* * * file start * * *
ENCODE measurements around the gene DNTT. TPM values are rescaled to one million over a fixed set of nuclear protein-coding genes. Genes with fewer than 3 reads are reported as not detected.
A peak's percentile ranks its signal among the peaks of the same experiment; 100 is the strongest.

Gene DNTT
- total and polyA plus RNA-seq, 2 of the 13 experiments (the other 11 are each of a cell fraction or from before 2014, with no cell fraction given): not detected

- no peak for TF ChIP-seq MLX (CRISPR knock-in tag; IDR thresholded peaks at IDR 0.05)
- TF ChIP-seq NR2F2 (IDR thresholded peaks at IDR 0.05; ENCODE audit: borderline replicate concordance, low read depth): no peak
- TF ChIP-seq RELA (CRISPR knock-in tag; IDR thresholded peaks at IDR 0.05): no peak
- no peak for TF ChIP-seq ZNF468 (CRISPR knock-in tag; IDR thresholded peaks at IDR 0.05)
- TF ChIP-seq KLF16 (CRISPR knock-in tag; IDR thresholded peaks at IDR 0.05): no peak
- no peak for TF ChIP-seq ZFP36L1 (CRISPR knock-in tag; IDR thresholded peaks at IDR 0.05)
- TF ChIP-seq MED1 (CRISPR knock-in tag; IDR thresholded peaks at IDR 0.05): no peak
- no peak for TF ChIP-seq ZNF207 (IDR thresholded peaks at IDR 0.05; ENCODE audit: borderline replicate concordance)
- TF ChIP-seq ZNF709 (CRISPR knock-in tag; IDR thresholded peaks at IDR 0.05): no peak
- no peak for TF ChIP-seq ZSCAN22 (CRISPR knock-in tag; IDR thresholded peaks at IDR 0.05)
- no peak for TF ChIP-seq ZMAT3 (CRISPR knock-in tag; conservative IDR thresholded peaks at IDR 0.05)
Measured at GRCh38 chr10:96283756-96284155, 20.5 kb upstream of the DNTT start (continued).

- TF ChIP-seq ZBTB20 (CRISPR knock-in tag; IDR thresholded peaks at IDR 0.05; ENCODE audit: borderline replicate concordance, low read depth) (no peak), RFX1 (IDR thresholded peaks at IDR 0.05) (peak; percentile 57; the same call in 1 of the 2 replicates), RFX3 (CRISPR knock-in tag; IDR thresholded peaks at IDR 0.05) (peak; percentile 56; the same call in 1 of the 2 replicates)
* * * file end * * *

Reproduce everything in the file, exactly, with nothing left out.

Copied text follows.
ENCODE measurements around the gene DNTT. TPM values are rescaled to one million over a fixed set of nuclear protein-coding genes. Genes with fewer than 3 reads are reported as not detected.
A peak's percentile ranks its signal among the peaks of the same experiment; 100 is the strongest.

Gene DNTT
- total and polyA plus RNA-seq, 2 of the 13 experiments (the other 11 are each of a cell fraction or from before 2014, with no cell fraction given): not detected

- no peak for TF ChIP-seq MLX (CRISPR knock-in tag; IDR thresholded peaks at IDR 0.05)
- TF ChIP-seq NR2F2 (IDR thresholded peaks at IDR 0.05; ENCODE audit: borderline replicate concordance, low read depth): no peak
- TF ChIP-seq RELA (CRISPR knock-in tag; IDR thresholded peaks at IDR 0.05): no peak
- no peak for TF ChIP-seq ZNF468 (CRISPR knock-in tag; IDR thresholded peaks at IDR 0.05)
- TF ChIP-seq KLF16 (CRISPR knock-in tag; IDR thresholded peaks at IDR 0.05): no peak
- no peak for TF ChIP-seq ZFP36L1 (CRISPR knock-in tag; IDR thresholded peaks at IDR 0.05)
- TF ChIP-seq MED1 (CRISPR knock-in tag; IDR thresholded peaks at IDR 0.05): no peak
- no peak for TF ChIP-seq ZNF207 (IDR thresholded peaks at IDR 0.05; ENCODE audit: borderline replicate concordance)
- TF ChIP-seq ZNF709 (CRISPR knock-in tag; IDR thresholded peaks at IDR 0.05): no peak
- no peak for TF ChIP-seq ZSCAN22 (CRISPR knock-in tag; IDR thresholded peaks at IDR 0.05)
- no peak for TF ChIP-seq ZMAT3 (CRISPR knock-in tag; conservative IDR thresholded peaks at IDR 0.05)
Measured at GRCh38 chr10:96283756-96284155, 20.5 kb upstream of the DNTT start (continued).

- TF ChIP-seq ZBTB20 (CRISPR knock-in tag; IDR thresholded peaks at IDR 0.05; ENCODE audit: borderline replicate concordance, low read depth) (no peak), RFX1 (IDR thresholded peaks at IDR 0.05) (peak; percentile 57; the same call in 1 of the 2 replicates), RFX3 (CRISPR knock-in tag; IDR thresholded peaks at IDR 0.05) (peak; percentile 56; the same call in 1 of the 2 replicates)